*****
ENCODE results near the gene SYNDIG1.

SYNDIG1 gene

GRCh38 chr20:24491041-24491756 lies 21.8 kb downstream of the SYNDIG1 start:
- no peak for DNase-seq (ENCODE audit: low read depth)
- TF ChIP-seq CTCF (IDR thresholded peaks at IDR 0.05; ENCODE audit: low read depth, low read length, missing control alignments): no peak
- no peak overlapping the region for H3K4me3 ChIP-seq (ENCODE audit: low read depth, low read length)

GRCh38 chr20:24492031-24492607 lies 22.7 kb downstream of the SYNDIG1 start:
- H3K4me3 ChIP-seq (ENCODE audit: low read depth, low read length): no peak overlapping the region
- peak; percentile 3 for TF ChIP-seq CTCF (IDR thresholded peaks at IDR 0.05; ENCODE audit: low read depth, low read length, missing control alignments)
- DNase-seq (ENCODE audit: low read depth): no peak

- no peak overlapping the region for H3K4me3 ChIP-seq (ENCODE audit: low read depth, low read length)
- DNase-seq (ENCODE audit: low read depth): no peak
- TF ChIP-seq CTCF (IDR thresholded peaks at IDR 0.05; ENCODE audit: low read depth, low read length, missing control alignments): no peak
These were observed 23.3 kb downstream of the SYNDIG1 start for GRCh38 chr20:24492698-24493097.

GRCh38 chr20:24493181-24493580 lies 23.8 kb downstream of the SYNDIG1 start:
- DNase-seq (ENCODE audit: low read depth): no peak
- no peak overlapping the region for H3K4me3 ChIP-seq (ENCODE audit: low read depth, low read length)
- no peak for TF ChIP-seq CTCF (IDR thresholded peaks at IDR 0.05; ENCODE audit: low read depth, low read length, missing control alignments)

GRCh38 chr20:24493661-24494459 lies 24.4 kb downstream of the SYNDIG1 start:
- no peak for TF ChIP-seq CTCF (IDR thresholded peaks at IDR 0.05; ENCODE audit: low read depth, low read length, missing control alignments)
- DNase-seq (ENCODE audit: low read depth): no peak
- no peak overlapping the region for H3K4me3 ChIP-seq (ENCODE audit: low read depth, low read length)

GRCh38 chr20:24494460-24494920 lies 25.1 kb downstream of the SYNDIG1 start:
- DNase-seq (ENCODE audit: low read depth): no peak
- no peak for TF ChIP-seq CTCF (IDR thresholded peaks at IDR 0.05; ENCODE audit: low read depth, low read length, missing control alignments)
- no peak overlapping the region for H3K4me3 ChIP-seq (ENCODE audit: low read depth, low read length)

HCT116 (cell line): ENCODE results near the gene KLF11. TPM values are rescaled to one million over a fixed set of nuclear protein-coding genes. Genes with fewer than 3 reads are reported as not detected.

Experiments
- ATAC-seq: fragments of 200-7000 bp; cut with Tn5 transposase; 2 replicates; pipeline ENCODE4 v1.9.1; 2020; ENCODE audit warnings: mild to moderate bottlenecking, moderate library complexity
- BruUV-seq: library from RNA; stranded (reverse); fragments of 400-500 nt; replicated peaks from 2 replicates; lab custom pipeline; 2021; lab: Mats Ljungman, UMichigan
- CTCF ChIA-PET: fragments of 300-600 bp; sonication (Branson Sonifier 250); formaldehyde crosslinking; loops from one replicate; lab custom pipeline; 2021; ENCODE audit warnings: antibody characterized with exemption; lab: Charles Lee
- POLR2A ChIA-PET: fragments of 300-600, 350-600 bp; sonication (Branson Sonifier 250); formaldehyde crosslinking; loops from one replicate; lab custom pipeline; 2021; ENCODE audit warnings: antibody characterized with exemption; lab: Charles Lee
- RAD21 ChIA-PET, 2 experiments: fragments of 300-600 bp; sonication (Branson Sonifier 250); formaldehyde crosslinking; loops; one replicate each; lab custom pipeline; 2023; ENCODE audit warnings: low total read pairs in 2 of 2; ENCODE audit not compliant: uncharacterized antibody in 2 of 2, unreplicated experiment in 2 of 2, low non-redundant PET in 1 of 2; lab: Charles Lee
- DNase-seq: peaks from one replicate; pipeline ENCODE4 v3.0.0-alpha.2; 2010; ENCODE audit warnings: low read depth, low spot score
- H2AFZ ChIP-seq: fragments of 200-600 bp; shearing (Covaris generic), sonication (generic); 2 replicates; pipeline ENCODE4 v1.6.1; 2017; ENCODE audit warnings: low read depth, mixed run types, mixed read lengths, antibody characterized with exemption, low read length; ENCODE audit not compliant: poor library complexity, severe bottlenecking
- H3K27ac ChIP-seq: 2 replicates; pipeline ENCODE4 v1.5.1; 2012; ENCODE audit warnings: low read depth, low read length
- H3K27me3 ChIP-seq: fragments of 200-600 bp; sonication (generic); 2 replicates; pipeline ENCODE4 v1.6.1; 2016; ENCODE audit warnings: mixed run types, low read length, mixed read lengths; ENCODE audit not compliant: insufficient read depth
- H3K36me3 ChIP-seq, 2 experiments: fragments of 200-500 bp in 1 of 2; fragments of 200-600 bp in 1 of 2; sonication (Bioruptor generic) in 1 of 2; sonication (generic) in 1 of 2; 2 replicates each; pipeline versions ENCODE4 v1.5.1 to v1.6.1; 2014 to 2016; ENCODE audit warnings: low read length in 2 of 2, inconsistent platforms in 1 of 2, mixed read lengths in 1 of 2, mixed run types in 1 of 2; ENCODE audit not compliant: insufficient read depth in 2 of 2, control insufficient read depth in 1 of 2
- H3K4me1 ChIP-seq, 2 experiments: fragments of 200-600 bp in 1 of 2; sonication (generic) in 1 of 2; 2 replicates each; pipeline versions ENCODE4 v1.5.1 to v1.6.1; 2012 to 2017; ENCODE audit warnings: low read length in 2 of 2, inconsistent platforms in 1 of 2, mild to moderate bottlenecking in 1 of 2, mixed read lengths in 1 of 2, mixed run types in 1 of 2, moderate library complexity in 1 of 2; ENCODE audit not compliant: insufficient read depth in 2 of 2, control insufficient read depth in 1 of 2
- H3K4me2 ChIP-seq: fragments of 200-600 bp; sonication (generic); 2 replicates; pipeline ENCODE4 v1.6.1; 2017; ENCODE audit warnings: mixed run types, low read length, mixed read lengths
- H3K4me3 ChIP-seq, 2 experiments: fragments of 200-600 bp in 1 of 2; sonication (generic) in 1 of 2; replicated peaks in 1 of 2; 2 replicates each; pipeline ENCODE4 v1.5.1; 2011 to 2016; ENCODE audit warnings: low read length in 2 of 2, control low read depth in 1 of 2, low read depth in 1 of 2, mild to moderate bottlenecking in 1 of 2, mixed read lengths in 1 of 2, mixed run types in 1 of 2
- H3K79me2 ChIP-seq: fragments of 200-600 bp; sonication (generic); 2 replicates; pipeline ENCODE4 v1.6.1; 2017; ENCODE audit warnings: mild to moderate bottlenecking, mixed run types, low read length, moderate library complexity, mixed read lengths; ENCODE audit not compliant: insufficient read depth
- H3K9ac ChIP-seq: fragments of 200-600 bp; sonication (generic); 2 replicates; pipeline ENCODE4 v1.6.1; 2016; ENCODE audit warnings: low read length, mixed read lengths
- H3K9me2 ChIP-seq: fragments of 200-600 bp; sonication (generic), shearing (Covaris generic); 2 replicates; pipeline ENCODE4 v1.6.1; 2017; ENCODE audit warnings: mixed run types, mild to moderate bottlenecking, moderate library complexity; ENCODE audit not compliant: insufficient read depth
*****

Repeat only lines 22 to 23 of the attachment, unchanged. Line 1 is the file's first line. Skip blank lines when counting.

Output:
- no peak overlapping the region for H3K4me3 ChIP-seq (ENCODE audit: low read depth, low read length)

GRCh38 chr20:24494460-24494920 lies 25.1 kb downstream of the SYNDIG1 start: